It’s Time to Act on the Crisis

The Arroyo government claims that the Business Process Outsourcing (BPO) sector could absorb workers who are being retrenched from export industries. How on earth could that happen when BPO companies offering services such as call centers, medical transcription, and accounting require a different set of skills? Besides Accenture has already laid of 500 workers. Also last January 27, ABS CBN interviewed workers from the Clark Economic Zone, and some of those interviewed who fear that they would lose their jobs, because the company they are working for are about to retrench workers, are from BPO companies. This is not surprising since 90 percent of contracts of BPO companies in the country are from US companies.

Even more ridiculous is the Overseas Workers Welfare Administration pinning its hope on newly-elected US Pres. Barack Obama, hoping that the US president’s economic stimulus program – which is still encountering rough sailing in the Democrat-led Senate – would enable the US to absorb Filipino contract workers. The US has already shed more than a million jobs last year. Overseas Filipinos from the US, who account for 51 percent of the total remittances to the Philippines, are being affected by the job cuts. The impact of this in remittances would most probably be felt this year.

The Arroyo government also claims that the Philippines would not be affected much by the US meltdown since the country’s exports are spread to other countries. However, the country’s other export destinations are also in crisis, namely Japan, China, Hong Kong, Netherlands, Singapore South Korea, Taiwan, Germany and Malaysia. China is already experiencing a slowing down of its economy and export earnings. Being already hit by retrenchments are the export industries.

The impact of the world economic crisis is already being felt and is making the crisis of the Philippines even worse. Proof that the Philippine economy is far from being invulnerable is that we are experiencing an LPG shortage when the rest of the world has no problem in supply. No thanks to the Arroyo government’s deregulation policy, which made oil firms virtually untouchable. Instead of the government running after the big oil firms, it is picking on small LPG dealers.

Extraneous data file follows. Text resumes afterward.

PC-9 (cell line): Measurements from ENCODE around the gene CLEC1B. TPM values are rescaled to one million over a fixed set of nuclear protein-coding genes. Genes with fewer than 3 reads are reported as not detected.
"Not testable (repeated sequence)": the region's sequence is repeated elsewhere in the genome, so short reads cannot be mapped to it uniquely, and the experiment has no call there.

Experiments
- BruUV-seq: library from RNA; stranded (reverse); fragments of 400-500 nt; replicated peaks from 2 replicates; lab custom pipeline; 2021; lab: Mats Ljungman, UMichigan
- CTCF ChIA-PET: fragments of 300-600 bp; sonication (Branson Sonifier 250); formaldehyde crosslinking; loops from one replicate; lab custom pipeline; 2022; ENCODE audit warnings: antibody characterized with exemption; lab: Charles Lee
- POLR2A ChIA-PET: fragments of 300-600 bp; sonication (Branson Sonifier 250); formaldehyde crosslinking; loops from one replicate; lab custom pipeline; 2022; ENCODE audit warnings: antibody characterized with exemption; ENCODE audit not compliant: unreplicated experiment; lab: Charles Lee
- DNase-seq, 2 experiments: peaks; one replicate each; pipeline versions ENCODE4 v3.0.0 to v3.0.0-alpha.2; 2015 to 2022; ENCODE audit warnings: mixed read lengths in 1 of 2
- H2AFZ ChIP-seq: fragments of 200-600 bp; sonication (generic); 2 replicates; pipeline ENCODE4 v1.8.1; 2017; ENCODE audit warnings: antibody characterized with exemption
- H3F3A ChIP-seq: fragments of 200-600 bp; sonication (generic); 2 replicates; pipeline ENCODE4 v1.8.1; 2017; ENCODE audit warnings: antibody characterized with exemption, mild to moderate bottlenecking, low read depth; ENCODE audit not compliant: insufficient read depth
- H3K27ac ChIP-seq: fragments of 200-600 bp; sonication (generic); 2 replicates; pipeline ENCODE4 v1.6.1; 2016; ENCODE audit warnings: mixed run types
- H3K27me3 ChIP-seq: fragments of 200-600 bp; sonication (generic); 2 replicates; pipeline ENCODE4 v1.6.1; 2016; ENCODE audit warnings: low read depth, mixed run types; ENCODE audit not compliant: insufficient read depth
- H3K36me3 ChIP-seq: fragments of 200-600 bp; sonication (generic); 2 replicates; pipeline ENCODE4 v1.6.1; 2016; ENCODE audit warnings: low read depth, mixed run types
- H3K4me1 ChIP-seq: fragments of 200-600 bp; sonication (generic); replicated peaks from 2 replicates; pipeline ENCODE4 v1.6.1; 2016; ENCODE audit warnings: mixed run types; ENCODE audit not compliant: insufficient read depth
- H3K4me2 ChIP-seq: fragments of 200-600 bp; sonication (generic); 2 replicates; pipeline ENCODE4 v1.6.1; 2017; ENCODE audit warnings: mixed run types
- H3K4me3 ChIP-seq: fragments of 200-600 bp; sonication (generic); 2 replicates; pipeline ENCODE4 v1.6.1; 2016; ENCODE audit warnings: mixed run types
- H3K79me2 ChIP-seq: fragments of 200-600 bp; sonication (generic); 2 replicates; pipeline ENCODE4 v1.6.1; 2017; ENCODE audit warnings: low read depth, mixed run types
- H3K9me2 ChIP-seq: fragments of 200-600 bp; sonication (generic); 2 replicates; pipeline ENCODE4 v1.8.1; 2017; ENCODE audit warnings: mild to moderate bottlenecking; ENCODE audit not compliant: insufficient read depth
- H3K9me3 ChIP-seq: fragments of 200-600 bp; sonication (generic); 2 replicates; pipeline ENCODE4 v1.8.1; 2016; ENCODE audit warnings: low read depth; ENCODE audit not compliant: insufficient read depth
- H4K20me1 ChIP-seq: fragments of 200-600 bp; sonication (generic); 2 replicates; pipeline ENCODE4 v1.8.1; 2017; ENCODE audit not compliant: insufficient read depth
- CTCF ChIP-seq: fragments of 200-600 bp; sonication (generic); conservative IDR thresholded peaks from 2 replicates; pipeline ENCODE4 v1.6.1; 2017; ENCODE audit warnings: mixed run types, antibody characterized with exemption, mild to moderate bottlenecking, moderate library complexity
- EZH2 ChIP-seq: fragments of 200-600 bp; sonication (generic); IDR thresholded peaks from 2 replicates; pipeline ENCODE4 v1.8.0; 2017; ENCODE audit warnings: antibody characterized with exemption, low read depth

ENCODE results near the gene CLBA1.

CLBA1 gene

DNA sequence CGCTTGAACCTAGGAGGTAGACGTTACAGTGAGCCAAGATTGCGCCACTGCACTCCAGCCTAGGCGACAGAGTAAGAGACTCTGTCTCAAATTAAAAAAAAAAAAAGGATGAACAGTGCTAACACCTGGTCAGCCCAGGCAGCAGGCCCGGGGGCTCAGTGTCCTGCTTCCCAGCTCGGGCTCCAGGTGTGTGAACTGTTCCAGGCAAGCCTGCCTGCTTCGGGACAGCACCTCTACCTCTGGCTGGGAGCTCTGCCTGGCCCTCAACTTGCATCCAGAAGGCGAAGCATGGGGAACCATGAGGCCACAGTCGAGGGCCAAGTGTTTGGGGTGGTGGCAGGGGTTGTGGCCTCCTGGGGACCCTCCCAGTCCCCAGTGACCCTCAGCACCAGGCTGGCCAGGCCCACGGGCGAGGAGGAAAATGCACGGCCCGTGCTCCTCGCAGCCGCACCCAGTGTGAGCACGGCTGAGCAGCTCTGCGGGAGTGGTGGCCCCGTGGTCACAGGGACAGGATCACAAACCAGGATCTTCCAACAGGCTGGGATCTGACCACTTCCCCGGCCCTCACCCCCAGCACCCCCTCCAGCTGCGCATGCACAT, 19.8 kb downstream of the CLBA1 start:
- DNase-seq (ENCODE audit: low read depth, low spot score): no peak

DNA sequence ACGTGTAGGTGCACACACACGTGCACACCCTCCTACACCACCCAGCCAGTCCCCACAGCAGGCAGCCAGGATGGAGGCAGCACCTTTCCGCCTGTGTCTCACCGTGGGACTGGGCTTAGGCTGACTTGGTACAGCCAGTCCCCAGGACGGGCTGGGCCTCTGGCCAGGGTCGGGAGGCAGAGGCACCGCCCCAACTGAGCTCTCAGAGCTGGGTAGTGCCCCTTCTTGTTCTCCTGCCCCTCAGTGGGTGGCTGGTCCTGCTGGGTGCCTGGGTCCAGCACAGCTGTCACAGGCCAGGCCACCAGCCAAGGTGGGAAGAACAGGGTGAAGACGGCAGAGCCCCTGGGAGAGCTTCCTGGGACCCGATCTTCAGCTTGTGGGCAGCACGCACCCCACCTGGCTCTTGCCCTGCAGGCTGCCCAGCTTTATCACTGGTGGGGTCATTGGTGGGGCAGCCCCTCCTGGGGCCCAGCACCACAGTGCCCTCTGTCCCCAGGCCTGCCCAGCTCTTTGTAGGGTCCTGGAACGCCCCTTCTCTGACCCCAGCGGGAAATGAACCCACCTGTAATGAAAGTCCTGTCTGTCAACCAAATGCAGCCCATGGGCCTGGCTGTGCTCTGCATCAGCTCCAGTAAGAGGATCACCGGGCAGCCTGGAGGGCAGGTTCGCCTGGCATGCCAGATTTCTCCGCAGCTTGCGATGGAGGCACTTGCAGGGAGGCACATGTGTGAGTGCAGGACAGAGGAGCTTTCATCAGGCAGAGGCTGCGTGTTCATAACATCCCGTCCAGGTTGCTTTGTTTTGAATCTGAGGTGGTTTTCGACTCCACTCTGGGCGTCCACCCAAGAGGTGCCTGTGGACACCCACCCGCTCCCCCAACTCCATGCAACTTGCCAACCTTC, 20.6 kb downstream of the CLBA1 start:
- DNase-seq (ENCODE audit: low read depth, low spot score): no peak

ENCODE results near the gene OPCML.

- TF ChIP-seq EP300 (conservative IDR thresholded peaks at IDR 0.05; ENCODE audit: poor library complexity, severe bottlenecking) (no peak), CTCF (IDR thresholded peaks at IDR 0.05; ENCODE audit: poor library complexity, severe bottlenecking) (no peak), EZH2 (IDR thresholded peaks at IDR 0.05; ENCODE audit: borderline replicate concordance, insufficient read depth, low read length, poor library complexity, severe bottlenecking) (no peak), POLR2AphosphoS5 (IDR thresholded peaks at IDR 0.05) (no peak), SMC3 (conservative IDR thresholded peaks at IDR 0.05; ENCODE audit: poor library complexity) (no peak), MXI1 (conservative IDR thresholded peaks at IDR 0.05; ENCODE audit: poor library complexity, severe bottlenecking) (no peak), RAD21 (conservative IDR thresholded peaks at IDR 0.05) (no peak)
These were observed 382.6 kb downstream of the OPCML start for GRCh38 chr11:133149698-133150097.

The Arroyo government’s economic program of deregulation, liberalization, and privatization has already made the Filipino people more vulnerable to the world economic crisis and yet it is not doing anything about it because it is denying the fact that the crisis would strike the country hard. More accurately, the Arroyo government has not made any effort or program to confront the crisis or at the minimum, to mitigate its impact on the Filipino people because it is trying to deceive the people into believing that all is well with the economy. It is doing so for political reasons: to keep itself in power up to or beyond 2010 or to keep its chances of controlling the outcome of the elections high, that is, if the 2010 elections would take place. (Talk about who is making the economy worse by politicking.)

The Arroyo government would not act decisively to confront the crisis. It would bide its time, issue falsehoods, and let the Filipino people suffer the brunt of the crisis in the hope that it could escape its accountability for it. At most, it would relaunch, with much fanfare, its “katas ng VAT” relief distribution scheme, which benefits a handful of people. It is therefore, up to the Filipino people to act by holding the Arroyo government accountable for its part in making the crisis worse, and demanding that the next administration institutes decisive measures to confront the crisis and mitigate its impact. The time to act is now or we suffer more hardships under a corrupt administration that is wont to lie and murder its way out of a crisis.(

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